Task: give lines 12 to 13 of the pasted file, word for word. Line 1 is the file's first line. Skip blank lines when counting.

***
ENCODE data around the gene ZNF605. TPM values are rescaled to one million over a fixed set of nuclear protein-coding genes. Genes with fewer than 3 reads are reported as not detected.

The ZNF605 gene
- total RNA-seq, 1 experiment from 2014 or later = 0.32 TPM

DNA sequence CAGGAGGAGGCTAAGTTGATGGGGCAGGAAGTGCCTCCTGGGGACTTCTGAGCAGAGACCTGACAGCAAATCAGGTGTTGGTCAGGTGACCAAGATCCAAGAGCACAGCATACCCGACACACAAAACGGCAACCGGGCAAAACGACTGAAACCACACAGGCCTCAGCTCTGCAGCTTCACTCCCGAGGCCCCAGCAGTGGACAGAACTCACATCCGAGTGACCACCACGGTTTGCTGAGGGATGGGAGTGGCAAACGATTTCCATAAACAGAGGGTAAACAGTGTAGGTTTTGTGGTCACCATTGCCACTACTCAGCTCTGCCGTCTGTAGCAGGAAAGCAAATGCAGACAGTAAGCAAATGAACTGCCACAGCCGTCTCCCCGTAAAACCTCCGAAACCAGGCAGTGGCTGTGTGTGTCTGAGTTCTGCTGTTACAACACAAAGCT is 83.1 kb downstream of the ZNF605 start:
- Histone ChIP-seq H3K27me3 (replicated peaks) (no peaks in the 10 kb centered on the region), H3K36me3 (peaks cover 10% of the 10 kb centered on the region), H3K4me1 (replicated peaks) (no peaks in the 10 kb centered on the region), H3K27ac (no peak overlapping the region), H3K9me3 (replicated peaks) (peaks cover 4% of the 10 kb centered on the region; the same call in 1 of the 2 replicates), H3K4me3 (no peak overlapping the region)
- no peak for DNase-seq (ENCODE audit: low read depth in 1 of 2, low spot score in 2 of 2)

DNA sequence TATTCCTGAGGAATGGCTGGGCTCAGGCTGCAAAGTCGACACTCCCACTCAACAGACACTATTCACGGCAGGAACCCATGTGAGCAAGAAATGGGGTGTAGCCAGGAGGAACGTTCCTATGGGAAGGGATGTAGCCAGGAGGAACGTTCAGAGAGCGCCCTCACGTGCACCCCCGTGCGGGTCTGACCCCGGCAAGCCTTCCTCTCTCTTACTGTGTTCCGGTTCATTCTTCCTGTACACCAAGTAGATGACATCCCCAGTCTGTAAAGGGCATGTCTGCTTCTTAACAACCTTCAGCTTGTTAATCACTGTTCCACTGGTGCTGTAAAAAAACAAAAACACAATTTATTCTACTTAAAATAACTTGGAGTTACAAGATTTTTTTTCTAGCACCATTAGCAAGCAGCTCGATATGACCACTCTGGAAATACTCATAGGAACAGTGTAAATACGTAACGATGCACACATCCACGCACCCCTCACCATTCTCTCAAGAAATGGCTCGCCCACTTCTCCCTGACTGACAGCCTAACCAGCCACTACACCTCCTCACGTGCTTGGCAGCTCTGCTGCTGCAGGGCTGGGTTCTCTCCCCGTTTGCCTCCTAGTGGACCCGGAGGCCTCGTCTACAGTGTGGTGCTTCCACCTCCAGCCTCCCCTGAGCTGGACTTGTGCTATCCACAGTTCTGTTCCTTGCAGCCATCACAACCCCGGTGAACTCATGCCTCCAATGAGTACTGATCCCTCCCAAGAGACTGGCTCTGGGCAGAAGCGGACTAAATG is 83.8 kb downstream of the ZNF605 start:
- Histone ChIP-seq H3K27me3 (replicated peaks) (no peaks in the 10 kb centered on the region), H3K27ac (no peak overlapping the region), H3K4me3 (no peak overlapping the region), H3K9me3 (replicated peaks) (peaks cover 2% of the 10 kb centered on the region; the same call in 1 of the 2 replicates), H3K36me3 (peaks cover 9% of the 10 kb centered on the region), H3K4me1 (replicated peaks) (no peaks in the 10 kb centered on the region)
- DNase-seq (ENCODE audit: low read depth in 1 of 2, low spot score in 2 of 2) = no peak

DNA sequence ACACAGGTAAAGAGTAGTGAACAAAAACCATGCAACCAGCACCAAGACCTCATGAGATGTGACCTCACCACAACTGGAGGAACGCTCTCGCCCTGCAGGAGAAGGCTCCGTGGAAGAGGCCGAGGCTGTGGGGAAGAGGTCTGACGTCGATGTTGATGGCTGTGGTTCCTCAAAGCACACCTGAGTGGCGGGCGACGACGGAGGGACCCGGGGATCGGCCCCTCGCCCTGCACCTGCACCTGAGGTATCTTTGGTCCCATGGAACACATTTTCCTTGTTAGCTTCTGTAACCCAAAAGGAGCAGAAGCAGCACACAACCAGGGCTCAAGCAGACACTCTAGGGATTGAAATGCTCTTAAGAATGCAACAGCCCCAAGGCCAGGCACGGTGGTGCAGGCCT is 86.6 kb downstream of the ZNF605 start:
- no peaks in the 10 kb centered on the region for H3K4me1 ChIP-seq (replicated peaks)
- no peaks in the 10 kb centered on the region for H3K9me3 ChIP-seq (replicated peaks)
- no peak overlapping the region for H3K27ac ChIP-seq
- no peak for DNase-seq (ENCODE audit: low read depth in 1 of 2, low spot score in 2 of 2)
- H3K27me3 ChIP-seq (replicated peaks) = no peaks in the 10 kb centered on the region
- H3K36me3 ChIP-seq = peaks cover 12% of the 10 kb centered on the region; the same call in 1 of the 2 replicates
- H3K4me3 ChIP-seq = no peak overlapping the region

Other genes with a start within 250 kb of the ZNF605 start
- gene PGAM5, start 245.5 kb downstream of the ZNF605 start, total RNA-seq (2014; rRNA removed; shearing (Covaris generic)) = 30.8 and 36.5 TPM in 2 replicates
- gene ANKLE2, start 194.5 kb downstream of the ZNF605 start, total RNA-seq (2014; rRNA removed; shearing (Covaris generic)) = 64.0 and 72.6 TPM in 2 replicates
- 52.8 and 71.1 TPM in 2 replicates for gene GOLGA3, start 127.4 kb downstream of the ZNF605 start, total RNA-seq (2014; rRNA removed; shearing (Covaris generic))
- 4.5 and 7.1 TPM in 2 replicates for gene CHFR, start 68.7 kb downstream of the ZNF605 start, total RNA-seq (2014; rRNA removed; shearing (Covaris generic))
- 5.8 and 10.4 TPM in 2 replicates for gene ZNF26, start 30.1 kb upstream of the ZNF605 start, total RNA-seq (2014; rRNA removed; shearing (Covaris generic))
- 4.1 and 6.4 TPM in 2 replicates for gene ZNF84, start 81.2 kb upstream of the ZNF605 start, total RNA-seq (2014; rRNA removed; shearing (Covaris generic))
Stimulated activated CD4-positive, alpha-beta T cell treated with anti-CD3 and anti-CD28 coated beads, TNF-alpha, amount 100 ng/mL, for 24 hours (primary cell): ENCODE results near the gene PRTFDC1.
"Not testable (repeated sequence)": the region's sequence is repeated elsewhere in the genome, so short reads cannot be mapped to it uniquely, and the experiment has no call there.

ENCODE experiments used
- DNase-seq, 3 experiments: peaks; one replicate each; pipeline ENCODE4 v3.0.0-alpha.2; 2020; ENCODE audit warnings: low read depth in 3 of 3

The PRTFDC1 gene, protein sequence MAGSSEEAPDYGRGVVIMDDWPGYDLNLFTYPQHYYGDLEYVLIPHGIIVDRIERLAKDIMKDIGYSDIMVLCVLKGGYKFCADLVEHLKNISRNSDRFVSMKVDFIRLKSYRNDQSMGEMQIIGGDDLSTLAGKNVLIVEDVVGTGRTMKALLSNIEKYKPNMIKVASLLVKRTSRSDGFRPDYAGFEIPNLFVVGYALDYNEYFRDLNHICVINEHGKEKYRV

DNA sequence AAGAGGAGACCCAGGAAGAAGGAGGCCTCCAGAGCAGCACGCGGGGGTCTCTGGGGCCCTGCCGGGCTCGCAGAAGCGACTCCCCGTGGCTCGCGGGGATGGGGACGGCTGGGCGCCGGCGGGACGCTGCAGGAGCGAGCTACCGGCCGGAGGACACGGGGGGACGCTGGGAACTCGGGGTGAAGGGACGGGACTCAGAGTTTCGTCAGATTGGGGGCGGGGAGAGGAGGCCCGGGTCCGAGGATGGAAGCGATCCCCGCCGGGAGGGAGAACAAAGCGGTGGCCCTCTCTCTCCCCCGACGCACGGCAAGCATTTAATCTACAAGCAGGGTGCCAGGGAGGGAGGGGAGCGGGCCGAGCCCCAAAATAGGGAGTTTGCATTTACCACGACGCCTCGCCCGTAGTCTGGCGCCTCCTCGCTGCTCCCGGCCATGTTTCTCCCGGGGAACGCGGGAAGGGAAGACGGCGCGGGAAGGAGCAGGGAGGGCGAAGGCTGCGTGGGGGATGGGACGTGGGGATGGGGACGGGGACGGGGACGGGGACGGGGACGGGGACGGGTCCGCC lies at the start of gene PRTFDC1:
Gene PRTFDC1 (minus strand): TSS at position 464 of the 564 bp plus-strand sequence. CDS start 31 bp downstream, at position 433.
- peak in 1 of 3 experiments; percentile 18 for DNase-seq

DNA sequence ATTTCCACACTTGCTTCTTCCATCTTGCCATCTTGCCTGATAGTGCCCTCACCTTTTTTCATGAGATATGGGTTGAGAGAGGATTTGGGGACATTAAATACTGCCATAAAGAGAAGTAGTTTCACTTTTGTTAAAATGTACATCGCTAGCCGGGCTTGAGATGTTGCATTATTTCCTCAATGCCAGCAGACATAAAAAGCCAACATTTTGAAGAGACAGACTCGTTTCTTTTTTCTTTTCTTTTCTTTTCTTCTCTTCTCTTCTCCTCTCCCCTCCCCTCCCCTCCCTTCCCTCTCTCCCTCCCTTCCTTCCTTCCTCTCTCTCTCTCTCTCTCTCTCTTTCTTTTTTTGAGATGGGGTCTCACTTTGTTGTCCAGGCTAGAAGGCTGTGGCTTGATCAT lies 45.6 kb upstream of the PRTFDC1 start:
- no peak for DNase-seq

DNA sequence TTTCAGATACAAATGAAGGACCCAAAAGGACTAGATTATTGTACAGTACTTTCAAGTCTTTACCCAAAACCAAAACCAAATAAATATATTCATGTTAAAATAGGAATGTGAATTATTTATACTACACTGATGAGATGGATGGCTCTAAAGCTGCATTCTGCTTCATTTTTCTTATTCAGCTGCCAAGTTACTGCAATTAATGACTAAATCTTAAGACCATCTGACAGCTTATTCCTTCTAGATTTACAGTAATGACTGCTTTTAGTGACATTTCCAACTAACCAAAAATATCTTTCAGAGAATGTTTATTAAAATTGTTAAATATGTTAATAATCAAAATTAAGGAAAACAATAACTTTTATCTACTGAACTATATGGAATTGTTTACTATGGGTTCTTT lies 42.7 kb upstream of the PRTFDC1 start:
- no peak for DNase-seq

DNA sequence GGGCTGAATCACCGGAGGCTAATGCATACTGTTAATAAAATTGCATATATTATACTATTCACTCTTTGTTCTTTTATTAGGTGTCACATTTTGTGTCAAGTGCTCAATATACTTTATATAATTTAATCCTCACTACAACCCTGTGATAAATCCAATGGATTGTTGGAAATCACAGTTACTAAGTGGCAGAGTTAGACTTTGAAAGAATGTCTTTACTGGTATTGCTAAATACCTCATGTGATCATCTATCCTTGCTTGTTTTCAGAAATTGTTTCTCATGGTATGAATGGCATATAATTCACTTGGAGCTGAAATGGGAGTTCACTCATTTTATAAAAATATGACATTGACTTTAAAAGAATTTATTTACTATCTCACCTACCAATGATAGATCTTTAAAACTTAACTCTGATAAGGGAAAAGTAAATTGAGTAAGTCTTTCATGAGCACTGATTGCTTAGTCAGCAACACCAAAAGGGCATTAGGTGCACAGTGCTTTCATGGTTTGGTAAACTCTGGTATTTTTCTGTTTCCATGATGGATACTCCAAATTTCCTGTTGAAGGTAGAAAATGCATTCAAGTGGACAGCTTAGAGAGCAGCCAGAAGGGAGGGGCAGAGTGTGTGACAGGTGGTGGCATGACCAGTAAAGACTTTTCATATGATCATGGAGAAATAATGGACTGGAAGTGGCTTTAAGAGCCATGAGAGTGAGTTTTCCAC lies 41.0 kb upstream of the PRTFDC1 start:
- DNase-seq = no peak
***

- no peaks in the 10 kb centered on the region for H3K9me3 ChIP-seq (replicated peaks)
- no peak overlapping the region for H3K27ac ChIP-seq